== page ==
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A couple of notes first before getting down to business:

• Finally, for the first time since I’ve started watching the show, I can say I’ve actually tasted food from a competitor. Here in Chicago, you can’t avoid Rick Bayless, whose Frontera Grill/Topolobampo storefront is a popular tourist’s destination and whose line of salsas and other fancy-for-a-grocery-store Mexican products are fairly ubiquitous. (Bayless’ Wolfgang Puck-like talent for self-branding made me a little wary of him, frankly.) The problem is one of access: Frontera is a more casual and has open seating, thus ensuring two-hour waits to get a table; Topolobampo is more intimate and refined, but it’s hard to book a reservation even months in advance. In any case, my wife and I finally took late reservation at Topolobampo a few months ago, and I’m not blowing smoke when I say it was one of the best meals that either one of us has ever had. (I’d have been severely disillusioned if Bayless hadn’t advanced out of the group tonight, and guessed that the only chance he had of losing was if he was knocked out of his Mexican comfort zone. That didn’t happen.)


• Hey, we have ourselves a villain! Two weeks into the competition, it looked like no one would break the congenial atmosphere between these professionals, but Ludo Lefebvre, clearly comfortable with the stereotype of the snooty Frenchman, came through big time with prickly remarks about the waiters, the judges, the great unwashed, and even the generosity of his fellow chefs. More on him later.

Chefs: Wilo Benet (Pikayo, San Juan), Cindy Pawlcyn (Mustard’s Grill, Napa Valley), Rick Bayless (Frontera/Topolobampo, Chicago), Ludo Lefebvre (Ludo’s Bites, Los Angeles)


Quickfire: The Quickfire was a throwback to Season Two, when contestants were asked to create a dish inspired by a certain color. It was a difficult challenge for several reasons: Some colors did not exist as often in nature as others, the dishes had to be both tasty and cohesive while conforming to the color restriction, and the art of plating was more of an issue than usual. A big surprise, then, that the Season Two winner was Michael, a lovable oaf whose utter lack of refinement led to Anthony Bourdain calling his all-starch Thanksgiving plate “Flintstone-ian” in execution. You’ll also recall that Michael won both the Quickfire and the Elimination challenges that week, despite suffering the effects of a grim-looking dental emergency. Good times.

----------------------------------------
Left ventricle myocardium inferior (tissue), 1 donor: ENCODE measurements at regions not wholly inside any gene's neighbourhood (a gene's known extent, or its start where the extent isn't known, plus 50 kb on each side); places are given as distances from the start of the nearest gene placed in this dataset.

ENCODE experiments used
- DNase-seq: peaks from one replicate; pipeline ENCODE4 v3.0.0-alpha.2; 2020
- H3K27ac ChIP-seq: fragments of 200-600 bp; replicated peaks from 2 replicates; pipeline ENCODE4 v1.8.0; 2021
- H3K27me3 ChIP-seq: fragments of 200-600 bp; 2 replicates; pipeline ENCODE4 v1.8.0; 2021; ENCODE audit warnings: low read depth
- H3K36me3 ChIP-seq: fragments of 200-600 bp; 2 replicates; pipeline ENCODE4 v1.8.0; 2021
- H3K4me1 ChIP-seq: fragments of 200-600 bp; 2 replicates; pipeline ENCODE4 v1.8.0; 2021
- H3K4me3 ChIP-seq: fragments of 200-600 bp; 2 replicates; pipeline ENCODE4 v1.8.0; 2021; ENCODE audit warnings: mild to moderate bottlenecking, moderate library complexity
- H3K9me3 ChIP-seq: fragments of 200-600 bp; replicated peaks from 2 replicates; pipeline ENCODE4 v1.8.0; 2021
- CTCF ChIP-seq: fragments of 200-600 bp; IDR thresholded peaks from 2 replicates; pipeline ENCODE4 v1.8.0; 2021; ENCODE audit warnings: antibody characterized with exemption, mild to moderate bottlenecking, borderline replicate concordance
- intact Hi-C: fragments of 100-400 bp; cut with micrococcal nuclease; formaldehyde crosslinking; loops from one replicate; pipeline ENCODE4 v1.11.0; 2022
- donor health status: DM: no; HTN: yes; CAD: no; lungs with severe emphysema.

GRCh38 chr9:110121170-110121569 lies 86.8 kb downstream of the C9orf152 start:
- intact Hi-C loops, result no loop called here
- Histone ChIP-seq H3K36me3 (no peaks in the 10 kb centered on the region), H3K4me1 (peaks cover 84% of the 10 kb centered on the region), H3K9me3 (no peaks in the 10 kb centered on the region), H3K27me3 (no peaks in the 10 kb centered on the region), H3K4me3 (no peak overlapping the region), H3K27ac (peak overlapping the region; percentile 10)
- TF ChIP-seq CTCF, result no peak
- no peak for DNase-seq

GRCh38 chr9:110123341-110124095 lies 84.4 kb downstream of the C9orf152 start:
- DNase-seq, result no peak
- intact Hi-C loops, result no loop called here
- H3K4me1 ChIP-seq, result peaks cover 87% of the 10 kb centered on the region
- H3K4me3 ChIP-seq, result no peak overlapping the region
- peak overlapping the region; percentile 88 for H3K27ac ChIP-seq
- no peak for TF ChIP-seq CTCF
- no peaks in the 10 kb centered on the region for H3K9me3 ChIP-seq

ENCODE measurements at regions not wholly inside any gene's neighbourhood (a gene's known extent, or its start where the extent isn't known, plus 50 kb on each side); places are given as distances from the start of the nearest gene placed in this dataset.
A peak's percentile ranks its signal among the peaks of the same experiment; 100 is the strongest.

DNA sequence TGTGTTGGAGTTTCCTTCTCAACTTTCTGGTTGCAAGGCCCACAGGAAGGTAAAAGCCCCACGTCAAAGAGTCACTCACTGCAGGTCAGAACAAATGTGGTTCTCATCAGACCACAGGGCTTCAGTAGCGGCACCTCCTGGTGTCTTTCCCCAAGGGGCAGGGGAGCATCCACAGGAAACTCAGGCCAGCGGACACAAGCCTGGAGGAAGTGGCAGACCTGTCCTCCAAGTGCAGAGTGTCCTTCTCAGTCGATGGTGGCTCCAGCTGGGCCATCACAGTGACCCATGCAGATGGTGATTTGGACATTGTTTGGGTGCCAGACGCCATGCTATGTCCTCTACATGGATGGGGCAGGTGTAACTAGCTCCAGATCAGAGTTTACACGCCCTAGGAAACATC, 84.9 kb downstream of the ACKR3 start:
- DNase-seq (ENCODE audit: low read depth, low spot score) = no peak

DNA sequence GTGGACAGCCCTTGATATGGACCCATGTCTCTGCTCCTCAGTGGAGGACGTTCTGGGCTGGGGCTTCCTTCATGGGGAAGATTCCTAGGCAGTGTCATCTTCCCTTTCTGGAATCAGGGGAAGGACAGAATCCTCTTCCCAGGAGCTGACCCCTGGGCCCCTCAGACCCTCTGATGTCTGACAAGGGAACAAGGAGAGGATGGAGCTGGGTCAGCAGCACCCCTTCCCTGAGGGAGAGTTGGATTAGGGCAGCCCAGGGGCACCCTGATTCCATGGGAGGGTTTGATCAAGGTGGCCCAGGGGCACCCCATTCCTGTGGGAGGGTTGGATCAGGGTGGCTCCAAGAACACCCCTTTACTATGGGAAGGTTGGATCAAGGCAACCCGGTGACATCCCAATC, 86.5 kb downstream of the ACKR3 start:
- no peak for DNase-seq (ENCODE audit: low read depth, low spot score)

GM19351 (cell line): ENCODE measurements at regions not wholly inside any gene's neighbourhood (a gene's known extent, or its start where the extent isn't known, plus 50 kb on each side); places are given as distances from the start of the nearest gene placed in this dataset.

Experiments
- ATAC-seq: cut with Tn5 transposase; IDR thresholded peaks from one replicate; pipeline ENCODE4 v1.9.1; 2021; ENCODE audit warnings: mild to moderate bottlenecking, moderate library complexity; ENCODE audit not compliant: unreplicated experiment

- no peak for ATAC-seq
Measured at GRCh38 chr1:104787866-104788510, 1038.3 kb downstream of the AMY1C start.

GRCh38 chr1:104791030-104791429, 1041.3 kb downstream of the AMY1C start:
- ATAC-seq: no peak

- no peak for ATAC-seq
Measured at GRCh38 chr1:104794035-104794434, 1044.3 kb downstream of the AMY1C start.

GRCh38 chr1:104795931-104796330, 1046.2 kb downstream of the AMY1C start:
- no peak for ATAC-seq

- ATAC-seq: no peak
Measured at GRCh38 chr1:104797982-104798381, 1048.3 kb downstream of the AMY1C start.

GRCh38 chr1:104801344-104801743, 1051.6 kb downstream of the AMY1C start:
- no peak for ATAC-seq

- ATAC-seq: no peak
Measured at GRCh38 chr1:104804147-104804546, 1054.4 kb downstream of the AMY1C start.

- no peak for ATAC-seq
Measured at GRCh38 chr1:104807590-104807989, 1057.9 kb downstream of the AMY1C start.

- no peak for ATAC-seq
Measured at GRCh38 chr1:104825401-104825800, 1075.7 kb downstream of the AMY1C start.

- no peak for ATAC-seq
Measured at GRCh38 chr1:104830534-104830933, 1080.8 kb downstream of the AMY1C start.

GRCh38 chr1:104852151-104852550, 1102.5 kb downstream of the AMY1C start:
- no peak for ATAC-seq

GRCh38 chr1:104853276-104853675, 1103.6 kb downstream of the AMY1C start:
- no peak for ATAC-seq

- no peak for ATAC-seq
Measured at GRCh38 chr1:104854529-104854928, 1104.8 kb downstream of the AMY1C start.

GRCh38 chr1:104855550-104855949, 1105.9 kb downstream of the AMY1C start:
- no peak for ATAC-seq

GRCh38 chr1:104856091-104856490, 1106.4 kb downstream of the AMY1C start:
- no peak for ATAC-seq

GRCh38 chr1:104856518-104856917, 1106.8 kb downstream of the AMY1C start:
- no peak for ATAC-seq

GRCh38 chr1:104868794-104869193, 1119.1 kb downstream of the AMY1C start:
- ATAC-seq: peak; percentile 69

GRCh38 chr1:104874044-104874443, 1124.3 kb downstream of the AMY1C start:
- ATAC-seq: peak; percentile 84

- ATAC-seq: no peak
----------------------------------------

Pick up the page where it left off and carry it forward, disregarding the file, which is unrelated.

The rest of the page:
This time around, the chefs aren’t nearly so flustered—or at least they’re not inclined to show any vulnerability. The color green certainly offers no challenge to anyone, least of all Bayless, who prefers to use green leaves over tortillas in his restaurants anyway. Ludo has his first meltdown when the waiter forgets to take out the beet gazpacho he wanted drizzled over his red dish like fresh blood over dried-up blood. The judges confirm that he was better off keeping it off the plate. Ultimately, the winner is the affable Wilo, whose smoked salmon tartare with coconut was said to have “big flavors,” and whose style throughout definitely suggests a bold, generous touch in the kitchen.


Elimination: Another throwback challenge, this time to the dreaded offal, which most casual diners would just assume not appear on the menu. And to a protein, the four hunks of offal in play all look pretty grim: Beef hearts (Wilo), tongue (Rick), tripe (Cindy), and pig’s ears (Ludo). Everyone seems to agree that Ludo drew the short straw with the pig’s ears, which take forever to tenderize and don’t necessarily lend themselves to a lot of dishes. Add to that the expectation that they’re supposed to serve their meals as street food to the yokels at Universal Studios, and the options seem limited.

And yet, how limited are they? One of the inherent problems with Top Chef Masters is that it’s exceedingly difficult to throw award-winning professionals off their game. Where the unseasoned amateurs of Top Chef were mostly flummoxed—the majority hadn’t tasted offal before, let alone cooked it—the foursome here seem very passionate about it. In fact, Cindy brags about founding an offal-eating club called “Girls Eat Guts.” So there are no worries over whether they’ll be able to deliver. Or fewer worries, anyway: Wilo has never worked with beef hearts before, Ludo foolishly tries to make a quesadilla to show up perhaps the country’s most celebrated Mexican chef, and Cindy is so worried that her tripe soup will turn off the general public that she goes too easy on the seasoning.


In the end, it’s Rick who takes the prize with a dish that’s right in his wheelhouse: Tongue tacos with chorizo, bacon, and guacamole. I’m looking forward to seeing if the producers will try to nudge Rick out of his comfort zone in the Champions Round, because if he’s allowed to make high-end Mexican food every time out, he’ll be exceedingly difficult to beat.

Grade: B+

Stray observations:

• So Ludo hasn’t come to make friends? Clearly, we have ourselves a reality TV fan.


• How about Ludo brushing off Rick’s help in the final minutes of prep time before the Elimination challenge? “Stay away from me. Leave me alone. Don’t tell me how to cook.”

• Cindy gives her tripe soup the cute name Spicy Yummy Tummy. Nice try, but still not sold on eating intestines, Cindy.


• Ludo again: “I think the tourists reacted very well to my dish.” He says the word “tourists” as if it were a synonym for “pond scum.”